Friday, September 17, 2010

Observations on Indonesian Exploration

It seems every day a new chum is arriving in Jakarta to check out opportunities in Indonesia’s steadily reviving mining sector. Old hands are also gearing up for a new tilt, particularly now that Indonesia no longer strikes fear amongst investors on the TSX and ASX.

This is all very good for Indonesia which has experienced a more than decade-long drought of significant exploration investment - the result of foreign capital markets recoiling from the combination of the Bre-X Busang scandal and Asian monetary crisis of the 1990s and the domestic suspension of direct foreign investment in mining activity from the introduction of regional autonomy in 2001 until the proclamation of the new mining law in 2009.

The China- and India-induced coal boom since 2003 certainly kept the local industry ticking over but much of the new (and good to see) Indonesian investment into that sector funded expansion of existing mines or was used to acquire great coal mines, such as Arutmin, Kaltim Prima and Adaro, that were developed by foreigners years earlier.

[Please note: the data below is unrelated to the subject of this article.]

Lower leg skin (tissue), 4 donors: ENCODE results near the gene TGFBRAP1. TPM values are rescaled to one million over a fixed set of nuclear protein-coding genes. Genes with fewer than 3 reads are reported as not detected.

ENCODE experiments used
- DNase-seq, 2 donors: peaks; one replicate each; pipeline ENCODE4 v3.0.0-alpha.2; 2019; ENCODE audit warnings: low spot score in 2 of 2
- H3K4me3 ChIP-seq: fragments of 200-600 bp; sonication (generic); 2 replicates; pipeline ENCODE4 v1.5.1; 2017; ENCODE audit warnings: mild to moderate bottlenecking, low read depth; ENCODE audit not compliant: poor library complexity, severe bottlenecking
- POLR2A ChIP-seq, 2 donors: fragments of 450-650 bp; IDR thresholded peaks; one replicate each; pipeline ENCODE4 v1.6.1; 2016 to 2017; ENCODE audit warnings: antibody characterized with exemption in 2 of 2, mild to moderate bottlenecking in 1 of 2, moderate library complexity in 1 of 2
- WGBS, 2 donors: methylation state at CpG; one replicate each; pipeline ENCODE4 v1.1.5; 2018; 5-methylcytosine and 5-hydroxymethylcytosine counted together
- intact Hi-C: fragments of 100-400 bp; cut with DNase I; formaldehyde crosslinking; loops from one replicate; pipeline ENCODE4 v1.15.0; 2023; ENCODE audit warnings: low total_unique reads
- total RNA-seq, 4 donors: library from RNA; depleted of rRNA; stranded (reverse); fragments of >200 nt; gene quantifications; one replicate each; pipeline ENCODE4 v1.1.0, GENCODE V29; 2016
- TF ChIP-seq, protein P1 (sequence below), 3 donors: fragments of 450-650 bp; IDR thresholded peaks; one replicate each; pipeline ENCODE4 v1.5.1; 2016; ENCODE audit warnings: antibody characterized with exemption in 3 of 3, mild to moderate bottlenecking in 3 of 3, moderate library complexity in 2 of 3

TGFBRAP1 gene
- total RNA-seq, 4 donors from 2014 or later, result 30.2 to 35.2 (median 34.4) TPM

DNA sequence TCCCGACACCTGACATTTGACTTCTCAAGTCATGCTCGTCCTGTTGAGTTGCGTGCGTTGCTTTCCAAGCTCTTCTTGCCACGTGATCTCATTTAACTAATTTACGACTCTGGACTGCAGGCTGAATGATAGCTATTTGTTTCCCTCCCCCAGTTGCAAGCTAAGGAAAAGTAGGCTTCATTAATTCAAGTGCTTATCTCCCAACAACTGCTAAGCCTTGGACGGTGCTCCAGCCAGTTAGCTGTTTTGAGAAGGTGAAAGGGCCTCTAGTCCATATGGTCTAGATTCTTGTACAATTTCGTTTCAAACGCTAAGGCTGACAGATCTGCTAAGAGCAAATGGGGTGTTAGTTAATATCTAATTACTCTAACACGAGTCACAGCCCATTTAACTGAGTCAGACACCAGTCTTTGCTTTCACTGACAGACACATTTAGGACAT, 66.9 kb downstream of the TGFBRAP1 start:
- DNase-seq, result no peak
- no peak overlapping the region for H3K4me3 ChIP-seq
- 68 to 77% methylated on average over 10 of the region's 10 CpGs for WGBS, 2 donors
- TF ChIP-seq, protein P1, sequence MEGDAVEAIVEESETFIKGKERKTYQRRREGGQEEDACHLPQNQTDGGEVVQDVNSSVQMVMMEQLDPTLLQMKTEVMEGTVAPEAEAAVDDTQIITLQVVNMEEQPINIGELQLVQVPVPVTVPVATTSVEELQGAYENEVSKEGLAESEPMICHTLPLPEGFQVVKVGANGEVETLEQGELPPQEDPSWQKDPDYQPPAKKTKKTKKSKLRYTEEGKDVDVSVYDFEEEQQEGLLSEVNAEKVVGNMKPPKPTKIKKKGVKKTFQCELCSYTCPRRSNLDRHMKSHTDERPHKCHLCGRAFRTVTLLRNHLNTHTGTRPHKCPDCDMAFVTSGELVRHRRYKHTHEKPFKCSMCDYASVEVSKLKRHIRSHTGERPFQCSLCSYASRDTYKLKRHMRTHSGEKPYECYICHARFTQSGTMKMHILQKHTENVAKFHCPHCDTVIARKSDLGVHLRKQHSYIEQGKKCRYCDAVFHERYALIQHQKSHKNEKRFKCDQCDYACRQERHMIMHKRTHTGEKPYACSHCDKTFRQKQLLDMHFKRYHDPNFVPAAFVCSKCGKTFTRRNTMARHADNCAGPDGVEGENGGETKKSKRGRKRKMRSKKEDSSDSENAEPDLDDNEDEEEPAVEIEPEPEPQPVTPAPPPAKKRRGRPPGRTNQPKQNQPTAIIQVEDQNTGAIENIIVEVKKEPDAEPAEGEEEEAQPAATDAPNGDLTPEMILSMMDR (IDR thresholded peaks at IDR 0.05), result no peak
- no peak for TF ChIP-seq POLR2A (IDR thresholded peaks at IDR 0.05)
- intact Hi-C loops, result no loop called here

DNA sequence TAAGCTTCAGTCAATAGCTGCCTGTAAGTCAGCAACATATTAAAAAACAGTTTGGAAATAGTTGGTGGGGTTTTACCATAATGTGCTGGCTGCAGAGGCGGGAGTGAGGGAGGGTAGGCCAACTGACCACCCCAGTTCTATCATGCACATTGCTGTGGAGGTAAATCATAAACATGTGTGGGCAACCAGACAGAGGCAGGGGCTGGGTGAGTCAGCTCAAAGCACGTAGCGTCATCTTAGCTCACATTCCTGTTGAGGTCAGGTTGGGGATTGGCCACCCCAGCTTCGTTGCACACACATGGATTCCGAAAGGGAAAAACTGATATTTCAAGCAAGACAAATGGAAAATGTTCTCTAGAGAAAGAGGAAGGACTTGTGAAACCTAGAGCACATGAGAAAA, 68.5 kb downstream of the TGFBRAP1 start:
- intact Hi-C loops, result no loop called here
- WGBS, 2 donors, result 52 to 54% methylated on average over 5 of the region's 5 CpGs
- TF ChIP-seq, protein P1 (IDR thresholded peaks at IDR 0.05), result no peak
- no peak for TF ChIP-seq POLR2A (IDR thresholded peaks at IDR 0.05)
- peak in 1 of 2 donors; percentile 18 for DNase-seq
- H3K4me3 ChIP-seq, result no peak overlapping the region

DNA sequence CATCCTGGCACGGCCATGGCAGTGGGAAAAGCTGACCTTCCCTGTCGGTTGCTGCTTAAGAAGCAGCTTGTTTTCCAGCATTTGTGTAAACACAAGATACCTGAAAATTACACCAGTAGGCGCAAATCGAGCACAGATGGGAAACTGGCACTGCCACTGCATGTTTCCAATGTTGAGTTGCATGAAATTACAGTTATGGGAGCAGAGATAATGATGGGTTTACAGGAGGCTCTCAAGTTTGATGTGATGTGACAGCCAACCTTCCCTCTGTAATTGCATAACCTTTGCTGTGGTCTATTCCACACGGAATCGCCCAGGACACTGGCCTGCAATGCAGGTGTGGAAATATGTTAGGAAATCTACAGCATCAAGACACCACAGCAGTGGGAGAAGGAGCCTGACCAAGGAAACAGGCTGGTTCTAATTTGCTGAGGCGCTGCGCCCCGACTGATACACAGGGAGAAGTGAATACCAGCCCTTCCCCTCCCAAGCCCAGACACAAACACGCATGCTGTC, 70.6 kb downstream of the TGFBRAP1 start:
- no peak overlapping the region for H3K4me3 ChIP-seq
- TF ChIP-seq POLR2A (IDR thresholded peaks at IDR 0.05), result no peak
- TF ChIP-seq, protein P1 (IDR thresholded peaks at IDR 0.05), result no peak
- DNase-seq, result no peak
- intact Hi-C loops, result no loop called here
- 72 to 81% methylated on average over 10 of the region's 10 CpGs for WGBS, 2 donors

Other legacies of this period include the issuing of domestic exploration and mining permits by local governments - jumping from hundreds to many thousands - without the oversight or recording by the central government’s Department of Energy and Mineral Resources; huge tax obligations avoided by illegal mining and illegal export; and easy-to-win coal mined without a thought for remaining resources or rehabilitation.

And now the ‘juniors’ are back, with cash, and offering a new opportunity for investors, local and foreign, to seek out not just coal but also base and precious metals and industrial minerals; resources essential for Indonesia’s development.

However, as the numbers of international exploration companies and professionals ‘on the ground’ increase, closer attention is being paid to aspects of the new mining law that are counter-intuitive to encouraging exploration and to problems with government departments and levels with overlapping responsibilities.

Issues already being canvassed – both within and outside of the Indonesian Mining Association – include forest conversion and permitting, pinjam pakai, local taxes, centralisation of mining regulations, access to international capital, illegal mining, moratorium on new concessions, IDX reporting regulations, and the proposed tenement tendering process.

Getting the mechanism right is a forever task for both government and industry, no matter how mature a country is in minerals development (think of Australia!). It will be interesting to see how Indonesia responds to the latest advice of those experienced in exploration around the world.

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